Monday, February 17, 2014

The Casket Girls - The Stargazer Lilies - Creepoid - Dreamend -- DC9 - Feb 16 2014

reviewed by: Kyle Schmitt

Dreamend - A disembodied, otherworldly vocal dominated Dreamend's mix, despite no one in this trio standing within five feet of the two stage-front microphones. Eventually, it became clear that these vocals - which sounded as if they were coming in via CB radio from another dimension - were emanating from guitarist Ryan Graveface. Clad in a creepy black-and-white striped mask, Graveface achieves this sound by singing into a mic that was taken from a drive-in movie theater and is now embedded within the headwear itself. Those vocals were deployed as the main melodic force in Dreamend's music, complementing a consistently driving rhythm section while often drowning out the guitar. This band is musically ambitious, building dramatic instrumental frameworks around an impossible-to-ignore primary element.

Creepoid - This four-piece Philly group was "introduced" by a punter who yelled, "They're fuckin' awesome if you haven't heard 'em!" at the end of Dreamend's set. And indeed, their brand of catchy, resilient hard-rock - two guitars, bass, and a spare drumkit featuring only one tom - was well-received by a crowd clearly familiar with their music. Their two final songs combined heaviness with atmospherics, showcasing an impressive second-gear to their sound. The band also makes good use of well-placed vocal harmonies, and scores points through drummer Pat Troxell making PA announcements such as, "If any of you are experiencing warm beers, we have cozies." Solid and likable, Creepoid has a new album scheduled for release next month.

The Stargazer Lilies - The stagelights came down, the drummer busted out mallets, and ambient noise filled the room as the Stargazer Lilies began their set. Their shoegaze-infused sound featured the two rhythm section members of Dreamend (bassist John Cep moved to guitar), with a female singer/bassist. Cep did most of the heavy-lifting here, utilizing many of the 20+ effects pedals in front of him during their set. He transitioned effortlessly between tremolo-heavy droning and synth effects, even employing a bow to strum his guitar midway through the set. The Stargazer Lilies impress when the bass is most aggressive (more of this would have been welcome), adding a menacing quality to an already-potent sound.

The Casket Girls - This group charmingly huddled up with their front-row fans before the show, combining for an all-hands-in-the-middle "1-2-3-(imperceptible)!" chant typically seen during basketball games. Twenty seconds later, they launched into "Sleepwalking", a meditation on the inevitability of death which begins with the lyrics, "There will be no starting over/it'll just be over." This mixture of sunny and spooky defines the Casket Girls' ethos. With their blonde hair and big sunglasses, sisters Elsa and Phaedra Greene proudly show off their influences, ranging from the Shangri-Las' tart 60s pop to the southern gothic of their infamously haunted home base of Savannah, GA. Their reverb-drenched vocals are unabashedly powerful, at times expanding to rival the sound of a full choir. Graveface's synths provide understated backing for the Greenes' dominant vocals and dance moves, while bass featured on roughly half their songs. Much credit goes to drummer Peter Seeba for retaining danceability even at his hardest-hitting (even more impressive considering this was Seeba's third set of the night). His stickwork and the Greenes' presentation ensured that even the weightiest lyrical content elicited joy and dancing from the crowd.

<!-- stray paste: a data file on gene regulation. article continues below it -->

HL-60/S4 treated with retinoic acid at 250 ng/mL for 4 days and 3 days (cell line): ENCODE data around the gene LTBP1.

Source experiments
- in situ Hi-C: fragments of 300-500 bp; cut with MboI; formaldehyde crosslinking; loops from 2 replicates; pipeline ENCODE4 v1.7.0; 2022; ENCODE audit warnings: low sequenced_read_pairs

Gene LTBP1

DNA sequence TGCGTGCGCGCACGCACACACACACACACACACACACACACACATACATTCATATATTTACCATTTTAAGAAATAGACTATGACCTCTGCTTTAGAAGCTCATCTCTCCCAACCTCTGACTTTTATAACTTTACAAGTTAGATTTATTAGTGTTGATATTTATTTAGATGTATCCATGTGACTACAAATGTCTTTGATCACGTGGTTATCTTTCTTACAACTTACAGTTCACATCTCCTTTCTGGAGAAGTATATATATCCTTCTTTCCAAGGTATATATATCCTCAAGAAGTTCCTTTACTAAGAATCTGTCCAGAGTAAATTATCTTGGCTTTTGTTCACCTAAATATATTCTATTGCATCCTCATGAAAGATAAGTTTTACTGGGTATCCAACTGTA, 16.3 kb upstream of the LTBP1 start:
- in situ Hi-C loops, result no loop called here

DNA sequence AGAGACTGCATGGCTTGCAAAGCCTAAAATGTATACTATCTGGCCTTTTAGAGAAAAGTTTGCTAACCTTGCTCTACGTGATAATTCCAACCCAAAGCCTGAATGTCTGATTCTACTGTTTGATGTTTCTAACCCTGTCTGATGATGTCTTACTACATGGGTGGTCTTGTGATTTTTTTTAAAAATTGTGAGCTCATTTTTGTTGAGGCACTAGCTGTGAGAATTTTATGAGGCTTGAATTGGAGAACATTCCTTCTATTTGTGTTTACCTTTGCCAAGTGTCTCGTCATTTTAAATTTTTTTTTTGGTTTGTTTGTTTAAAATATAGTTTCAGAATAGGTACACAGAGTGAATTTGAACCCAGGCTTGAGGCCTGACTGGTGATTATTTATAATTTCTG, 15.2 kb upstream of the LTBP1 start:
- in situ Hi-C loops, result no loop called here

Esoterica: Graveface Records brought a makeshift record store to the venue. Their bazaar included three boxes of vinyl, assorted CDs, cassettes, buttons, and posters. There were also two unwrapped DVDs awaiting play - John Carpenter's In the Mouth of Madness and a partially obscured box promising "Cannibal Cat People from Outer Space" …  As the label's namesake and founder, Graveface thanked his fans for coming out both before and after Dreamend's set, which was remarkably polite and business-savvy for a man still wearing an ersatz executioner's mask … Visuals augmented each band's performance. Dreamend and Creepoid's sets took on a more sinister tone when accompanied by film clips of deranged sociopaths such as John Wayne Gacy, Jim Jones, and Bill O'Reilly … There was a kid who looked uncannily like Jason Mewes - to the point of paying unwitting homage - in his blond pig-tails and blue ski-cap. He air-drummed enthusiastically to Minor Threat's "Guilty of Being White" and David Bowie's "China Girl" in the DC9 lower-level area before the doors opened.

Editor's note -- I want to welcome Kyle Schmitt to what now is a DC ROCK LIVE team as he will assist me in reviewing the many shows happening in and around DC. Kyle brings a wealth of experience and enthusiasm into the local music scene and as you can see above, will give a vivid account of it all.

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